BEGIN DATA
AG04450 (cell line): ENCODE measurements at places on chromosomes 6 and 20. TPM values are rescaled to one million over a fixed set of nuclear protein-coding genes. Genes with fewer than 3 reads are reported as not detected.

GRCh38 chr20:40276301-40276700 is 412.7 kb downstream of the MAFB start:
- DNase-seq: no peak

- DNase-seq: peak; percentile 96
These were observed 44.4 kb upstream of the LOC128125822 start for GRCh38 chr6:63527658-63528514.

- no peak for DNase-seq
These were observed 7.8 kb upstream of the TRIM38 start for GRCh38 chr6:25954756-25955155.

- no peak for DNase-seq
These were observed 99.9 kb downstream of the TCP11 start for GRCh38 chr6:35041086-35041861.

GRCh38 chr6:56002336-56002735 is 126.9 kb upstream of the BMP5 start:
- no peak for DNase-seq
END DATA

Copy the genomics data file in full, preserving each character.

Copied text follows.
AG04450 (cell line): ENCODE measurements at places on chromosomes 6 and 20. TPM values are rescaled to one million over a fixed set of nuclear protein-coding genes. Genes with fewer than 3 reads are reported as not detected.

GRCh38 chr20:40276301-40276700 is 412.7 kb downstream of the MAFB start:
- DNase-seq: no peak

- DNase-seq: peak; percentile 96
These were observed 44.4 kb upstream of the LOC128125822 start for GRCh38 chr6:63527658-63528514.

- no peak for DNase-seq
These were observed 7.8 kb upstream of the TRIM38 start for GRCh38 chr6:25954756-25955155.

- no peak for DNase-seq
These were observed 99.9 kb downstream of the TCP11 start for GRCh38 chr6:35041086-35041861.

GRCh38 chr6:56002336-56002735 is 126.9 kb upstream of the BMP5 start:
- no peak for DNase-seq